Donald TrumpDonald TrumpKinzinger says Trump 'winning' because so many Republicans 'have remained silent' Our remote warfare counterterrorism strategy is more risk than reward Far-right rally draws small crowd, large police presence at Capitol MORE and his ex-wife Ivana are battling attempts at unsealing records of their 1990 divorce, according to a new report.
The Trumps filed separate legal briefs Tuesday urging a judge in Manhattan to stop two media companies from scrutinizing the end of their marriage, Politico said.
“In seeking to invade the Trumps’ 26-year-old confidential matrimonial files, The [New York] Times and Gannett, as shown in Mr. Trump’s filing in opposition to their motion, rely on entirely unprecedented and erroneous arguments that are contrary to the protections afforded by the [state] Legislature over 150 years ago,” attorney Marc Kasowitz wrote in Donald Trump’s response to the motion filed last month.
Ivana Trump, meanwhile, begged for her family’s records to remain private in a personal affidavit filed with her own legal arguments.
“I do not want the details of our divorce (most of which have already been reported extensively) to be opened up and displayed to the general public for their misinterpretation and amusement,” she wrote.
“Donald and I currently share a warm relationship and our family should not be forced to relive this part of our past because he is running for president.”
Politico said New York law normally keeps divorce records sealed, but a judge can release them upon deciding “special circumstances” justify the disclosure.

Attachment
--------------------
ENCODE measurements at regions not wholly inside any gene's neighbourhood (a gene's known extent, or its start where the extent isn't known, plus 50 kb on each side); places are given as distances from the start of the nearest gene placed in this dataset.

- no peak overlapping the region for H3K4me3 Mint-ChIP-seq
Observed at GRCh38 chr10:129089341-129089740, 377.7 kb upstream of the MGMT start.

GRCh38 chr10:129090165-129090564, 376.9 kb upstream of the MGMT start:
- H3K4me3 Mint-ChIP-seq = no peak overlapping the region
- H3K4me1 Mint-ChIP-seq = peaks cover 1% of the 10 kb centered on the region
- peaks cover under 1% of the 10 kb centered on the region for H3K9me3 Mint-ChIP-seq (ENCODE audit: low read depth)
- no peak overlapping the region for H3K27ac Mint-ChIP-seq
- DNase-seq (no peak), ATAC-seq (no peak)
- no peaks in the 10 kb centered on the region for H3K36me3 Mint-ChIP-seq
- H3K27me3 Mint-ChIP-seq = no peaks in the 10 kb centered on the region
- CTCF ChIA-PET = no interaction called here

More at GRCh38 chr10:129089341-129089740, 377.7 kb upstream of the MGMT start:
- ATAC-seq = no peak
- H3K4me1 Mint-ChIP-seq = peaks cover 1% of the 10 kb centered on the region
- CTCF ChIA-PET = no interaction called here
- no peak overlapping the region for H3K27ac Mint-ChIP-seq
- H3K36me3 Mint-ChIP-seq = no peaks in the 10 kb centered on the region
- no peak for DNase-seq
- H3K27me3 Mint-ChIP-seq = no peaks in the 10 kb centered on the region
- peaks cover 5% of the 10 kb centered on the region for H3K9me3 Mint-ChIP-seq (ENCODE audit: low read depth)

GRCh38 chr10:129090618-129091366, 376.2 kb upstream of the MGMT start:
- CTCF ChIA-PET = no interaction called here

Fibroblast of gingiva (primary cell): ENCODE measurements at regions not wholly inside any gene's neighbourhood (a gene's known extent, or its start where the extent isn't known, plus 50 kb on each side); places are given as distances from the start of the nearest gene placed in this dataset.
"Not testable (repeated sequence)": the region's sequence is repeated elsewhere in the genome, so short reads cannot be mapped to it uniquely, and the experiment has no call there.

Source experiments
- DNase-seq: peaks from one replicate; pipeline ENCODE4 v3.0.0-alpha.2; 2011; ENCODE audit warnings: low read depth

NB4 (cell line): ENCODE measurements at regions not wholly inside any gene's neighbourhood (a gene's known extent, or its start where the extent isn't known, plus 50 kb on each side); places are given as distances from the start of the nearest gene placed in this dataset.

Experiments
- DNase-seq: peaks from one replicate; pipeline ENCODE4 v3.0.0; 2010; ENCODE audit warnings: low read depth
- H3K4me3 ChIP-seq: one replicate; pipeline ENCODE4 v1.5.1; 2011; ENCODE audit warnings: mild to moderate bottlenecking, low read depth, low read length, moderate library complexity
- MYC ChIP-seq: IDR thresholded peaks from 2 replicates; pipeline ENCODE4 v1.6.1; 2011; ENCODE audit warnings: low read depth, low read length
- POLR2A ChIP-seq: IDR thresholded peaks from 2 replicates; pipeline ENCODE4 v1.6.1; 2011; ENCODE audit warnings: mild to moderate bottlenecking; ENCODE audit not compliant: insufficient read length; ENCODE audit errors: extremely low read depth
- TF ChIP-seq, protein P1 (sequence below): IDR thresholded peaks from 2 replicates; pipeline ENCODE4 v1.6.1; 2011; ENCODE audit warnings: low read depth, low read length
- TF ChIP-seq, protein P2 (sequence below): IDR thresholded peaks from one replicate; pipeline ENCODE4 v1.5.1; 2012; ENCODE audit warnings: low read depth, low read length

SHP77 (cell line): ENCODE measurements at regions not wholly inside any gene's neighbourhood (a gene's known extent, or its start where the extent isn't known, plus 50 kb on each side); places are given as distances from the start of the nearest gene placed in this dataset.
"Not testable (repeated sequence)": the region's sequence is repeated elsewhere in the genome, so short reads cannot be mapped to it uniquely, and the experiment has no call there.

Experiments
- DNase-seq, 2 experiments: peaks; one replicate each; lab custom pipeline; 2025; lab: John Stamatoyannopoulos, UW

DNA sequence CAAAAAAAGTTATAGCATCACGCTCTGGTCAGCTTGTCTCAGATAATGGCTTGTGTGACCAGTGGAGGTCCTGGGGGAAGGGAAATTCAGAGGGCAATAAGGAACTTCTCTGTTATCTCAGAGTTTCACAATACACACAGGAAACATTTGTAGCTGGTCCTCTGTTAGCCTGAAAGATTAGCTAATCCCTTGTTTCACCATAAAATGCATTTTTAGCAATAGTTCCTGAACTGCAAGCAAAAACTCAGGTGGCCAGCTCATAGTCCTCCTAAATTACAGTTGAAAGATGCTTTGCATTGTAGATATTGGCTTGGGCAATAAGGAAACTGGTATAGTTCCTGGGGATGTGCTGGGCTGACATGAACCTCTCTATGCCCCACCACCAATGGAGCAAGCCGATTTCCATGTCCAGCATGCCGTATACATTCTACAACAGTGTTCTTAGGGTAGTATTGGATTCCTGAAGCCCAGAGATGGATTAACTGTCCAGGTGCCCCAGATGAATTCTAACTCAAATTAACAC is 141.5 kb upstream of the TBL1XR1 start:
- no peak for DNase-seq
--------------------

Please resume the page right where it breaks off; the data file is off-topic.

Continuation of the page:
Donald Trump’s lawyers on Tuesday said his status as the GOP’s presidential nominee do not justify disregarding the presumption of secrecy.
“The courts have never overridden those protections because of a purported public interest in vetting political candidates,” Kasowitz and other attorneys from the New York-based firm Kasowitz Benson Torres and Friedman wrote.
“There is simply no importance, overriding or otherwise, to unsealing the matrimonial records of a political candidate,” they added, which also includes veteran Trump Organization lawyer Michael Cohen.
The New York Times Co. and Gannett Co., which owns USA Today, in August requested the New York Supreme Court unseal records from Donald and Ivana Trump’s divorce.
“[The Trumps’ divorce records] have become directly relevant to the issues being debated in the hotly contested presidential campaign,” the two media companies said in their filing on Aug. 11.
“It would be deeply incongruous to American democracy to bar the public from seeing the official court records pertaining directly to the credibility and character of a person they must soon decide whether to elect as their president.”
Donald and Ivana Trump were granted a divorce due to “cruel and inhuman treatment” before ultimately reaching a settlement later on.